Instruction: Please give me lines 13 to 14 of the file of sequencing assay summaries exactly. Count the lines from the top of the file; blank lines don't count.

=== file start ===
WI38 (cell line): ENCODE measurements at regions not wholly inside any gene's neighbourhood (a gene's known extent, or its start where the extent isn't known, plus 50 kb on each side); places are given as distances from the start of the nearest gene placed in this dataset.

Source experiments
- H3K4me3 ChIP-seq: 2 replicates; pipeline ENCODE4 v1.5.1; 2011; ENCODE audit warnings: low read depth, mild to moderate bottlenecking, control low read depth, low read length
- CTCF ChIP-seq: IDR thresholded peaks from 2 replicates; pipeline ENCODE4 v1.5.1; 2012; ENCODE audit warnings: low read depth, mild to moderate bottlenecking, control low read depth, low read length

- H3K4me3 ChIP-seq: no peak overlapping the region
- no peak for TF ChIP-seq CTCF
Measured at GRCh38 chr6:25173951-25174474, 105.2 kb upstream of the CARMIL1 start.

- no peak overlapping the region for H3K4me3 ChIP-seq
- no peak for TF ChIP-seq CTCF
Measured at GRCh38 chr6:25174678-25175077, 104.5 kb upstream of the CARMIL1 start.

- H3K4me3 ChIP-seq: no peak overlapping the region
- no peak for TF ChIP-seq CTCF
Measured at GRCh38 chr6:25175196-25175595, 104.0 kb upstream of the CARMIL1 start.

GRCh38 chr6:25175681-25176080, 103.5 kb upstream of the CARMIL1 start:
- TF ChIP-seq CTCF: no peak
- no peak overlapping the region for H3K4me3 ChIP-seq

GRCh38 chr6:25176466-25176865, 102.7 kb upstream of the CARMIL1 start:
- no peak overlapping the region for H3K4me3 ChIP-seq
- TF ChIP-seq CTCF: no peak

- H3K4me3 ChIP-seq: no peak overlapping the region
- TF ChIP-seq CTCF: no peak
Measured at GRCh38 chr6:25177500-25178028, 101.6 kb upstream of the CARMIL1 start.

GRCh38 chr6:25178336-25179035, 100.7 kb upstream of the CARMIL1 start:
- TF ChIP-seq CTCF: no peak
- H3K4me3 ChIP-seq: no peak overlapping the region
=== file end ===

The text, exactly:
Measured at GRCh38 chr6:25175196-25175595, 104.0 kb upstream of the CARMIL1 start.

GRCh38 chr6:25175681-25176080, 103.5 kb upstream of the CARMIL1 start: